Why This Demonstrates That One-State is Delusional

Over the four years I’ve been making “Holy Land” and engaged in the issues around the Israeli-Palestine conflict, it has seemed that interest in a “one-state” solution has grown. It became trendy. Give up on the two-state solution? OK, let’s try a one-state solution. The upsurge in violence over the past two weeks, in my view, is a powerful rebuke to the one-state idea. Barak Ravid writes eloquently to this point in today’s Haaretz (subscription required):

“when Palestinian murderers are running amok on the streets of Jerusalem armed with knives, the citizens of Israel are getting a first significant glimpse into the reality of a binational state; a little taste of what is to come if, instead of breaking apart into two states, the Israelis and Palestinians continue to move toward a single state.”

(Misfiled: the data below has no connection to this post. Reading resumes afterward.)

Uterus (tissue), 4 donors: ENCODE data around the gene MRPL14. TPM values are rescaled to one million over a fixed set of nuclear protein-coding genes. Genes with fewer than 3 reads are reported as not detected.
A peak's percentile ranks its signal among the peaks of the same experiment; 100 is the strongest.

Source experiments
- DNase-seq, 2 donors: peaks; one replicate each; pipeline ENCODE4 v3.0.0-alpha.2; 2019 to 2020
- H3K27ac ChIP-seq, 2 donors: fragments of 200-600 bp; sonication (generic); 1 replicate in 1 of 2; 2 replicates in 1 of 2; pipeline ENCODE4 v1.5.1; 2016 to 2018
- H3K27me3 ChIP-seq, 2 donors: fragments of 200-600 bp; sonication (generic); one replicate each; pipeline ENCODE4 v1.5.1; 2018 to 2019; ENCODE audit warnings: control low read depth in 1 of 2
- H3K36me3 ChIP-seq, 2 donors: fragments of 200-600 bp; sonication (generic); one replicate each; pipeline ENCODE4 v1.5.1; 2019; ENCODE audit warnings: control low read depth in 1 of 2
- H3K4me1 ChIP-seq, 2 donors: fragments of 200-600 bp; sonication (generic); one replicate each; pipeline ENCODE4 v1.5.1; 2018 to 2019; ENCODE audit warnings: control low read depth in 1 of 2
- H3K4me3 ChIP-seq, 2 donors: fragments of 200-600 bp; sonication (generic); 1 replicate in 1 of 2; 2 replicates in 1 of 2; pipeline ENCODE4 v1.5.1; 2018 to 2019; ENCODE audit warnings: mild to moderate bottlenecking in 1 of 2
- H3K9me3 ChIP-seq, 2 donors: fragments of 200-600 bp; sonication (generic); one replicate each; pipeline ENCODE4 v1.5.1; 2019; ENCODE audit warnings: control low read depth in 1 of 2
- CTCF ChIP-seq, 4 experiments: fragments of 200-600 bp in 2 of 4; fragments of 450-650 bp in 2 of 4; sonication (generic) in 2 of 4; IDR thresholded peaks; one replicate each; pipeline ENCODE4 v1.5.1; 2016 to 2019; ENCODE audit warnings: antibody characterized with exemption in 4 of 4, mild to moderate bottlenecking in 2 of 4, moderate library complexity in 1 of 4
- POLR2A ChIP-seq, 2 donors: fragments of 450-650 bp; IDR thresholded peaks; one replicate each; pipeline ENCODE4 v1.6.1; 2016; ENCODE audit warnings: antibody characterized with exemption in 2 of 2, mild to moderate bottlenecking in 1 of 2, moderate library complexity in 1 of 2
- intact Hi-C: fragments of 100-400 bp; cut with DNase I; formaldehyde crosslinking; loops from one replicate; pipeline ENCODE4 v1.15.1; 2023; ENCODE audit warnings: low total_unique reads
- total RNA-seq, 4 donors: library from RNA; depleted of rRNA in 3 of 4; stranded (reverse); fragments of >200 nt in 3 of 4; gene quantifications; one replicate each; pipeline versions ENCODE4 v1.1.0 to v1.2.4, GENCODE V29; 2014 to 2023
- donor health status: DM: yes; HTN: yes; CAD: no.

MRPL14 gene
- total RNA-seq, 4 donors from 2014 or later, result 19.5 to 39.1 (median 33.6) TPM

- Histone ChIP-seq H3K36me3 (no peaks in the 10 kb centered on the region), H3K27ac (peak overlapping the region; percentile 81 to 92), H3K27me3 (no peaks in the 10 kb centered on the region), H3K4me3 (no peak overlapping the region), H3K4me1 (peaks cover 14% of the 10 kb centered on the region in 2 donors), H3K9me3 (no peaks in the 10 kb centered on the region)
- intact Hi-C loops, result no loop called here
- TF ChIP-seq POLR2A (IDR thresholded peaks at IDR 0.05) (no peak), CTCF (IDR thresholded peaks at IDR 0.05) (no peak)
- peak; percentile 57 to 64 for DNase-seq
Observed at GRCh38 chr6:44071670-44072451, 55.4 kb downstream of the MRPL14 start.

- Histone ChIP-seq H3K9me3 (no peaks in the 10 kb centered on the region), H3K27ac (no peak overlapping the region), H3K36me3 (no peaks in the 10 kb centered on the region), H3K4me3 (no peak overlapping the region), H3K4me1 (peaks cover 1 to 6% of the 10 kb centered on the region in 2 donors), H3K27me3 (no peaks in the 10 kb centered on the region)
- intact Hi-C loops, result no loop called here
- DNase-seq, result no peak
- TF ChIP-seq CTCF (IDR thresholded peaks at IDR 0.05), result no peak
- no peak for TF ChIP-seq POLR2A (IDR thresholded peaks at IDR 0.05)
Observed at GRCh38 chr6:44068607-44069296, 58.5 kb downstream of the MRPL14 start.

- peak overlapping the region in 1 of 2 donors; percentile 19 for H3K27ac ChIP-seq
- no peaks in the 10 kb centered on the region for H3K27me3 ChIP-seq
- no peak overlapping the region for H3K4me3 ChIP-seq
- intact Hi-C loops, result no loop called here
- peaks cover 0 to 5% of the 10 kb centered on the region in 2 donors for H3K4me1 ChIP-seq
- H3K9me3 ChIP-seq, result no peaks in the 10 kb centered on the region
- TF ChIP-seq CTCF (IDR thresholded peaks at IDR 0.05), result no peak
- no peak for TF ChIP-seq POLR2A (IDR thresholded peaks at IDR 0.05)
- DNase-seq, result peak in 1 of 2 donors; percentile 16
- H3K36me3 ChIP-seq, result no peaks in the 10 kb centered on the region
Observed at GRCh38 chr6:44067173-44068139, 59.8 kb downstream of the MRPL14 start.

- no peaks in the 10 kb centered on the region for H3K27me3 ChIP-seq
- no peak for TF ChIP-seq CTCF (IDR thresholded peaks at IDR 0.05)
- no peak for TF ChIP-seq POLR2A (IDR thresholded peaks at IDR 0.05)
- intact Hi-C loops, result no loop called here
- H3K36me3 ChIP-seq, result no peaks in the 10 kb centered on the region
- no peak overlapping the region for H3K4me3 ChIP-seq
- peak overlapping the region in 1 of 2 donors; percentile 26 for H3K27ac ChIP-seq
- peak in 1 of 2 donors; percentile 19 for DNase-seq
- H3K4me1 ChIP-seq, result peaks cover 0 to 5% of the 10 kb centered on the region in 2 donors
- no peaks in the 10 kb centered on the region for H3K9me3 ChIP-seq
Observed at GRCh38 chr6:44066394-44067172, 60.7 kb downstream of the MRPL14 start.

“…The explosion that we are experiencing is part of an “atomization” of the conflict; the fight isn’t against the Palestinian Authority or Hamas, but against an entire generation of young Palestinians, some of them kids, who don’t see a future for themselves. They are frustrated, desperate and incensed. They hate Israel as much as they hate Palestinian President Mahmoud Abbas.

In the current situation, the capability of dealing with the situation is limited. There are many means of defense – deploying troops to Jerusalem, severe punishment, closures, arrests and house demolitions. But even if this quells the current wave of unrest, the calm would be only temporary – until the next one, which will be even more difficult.”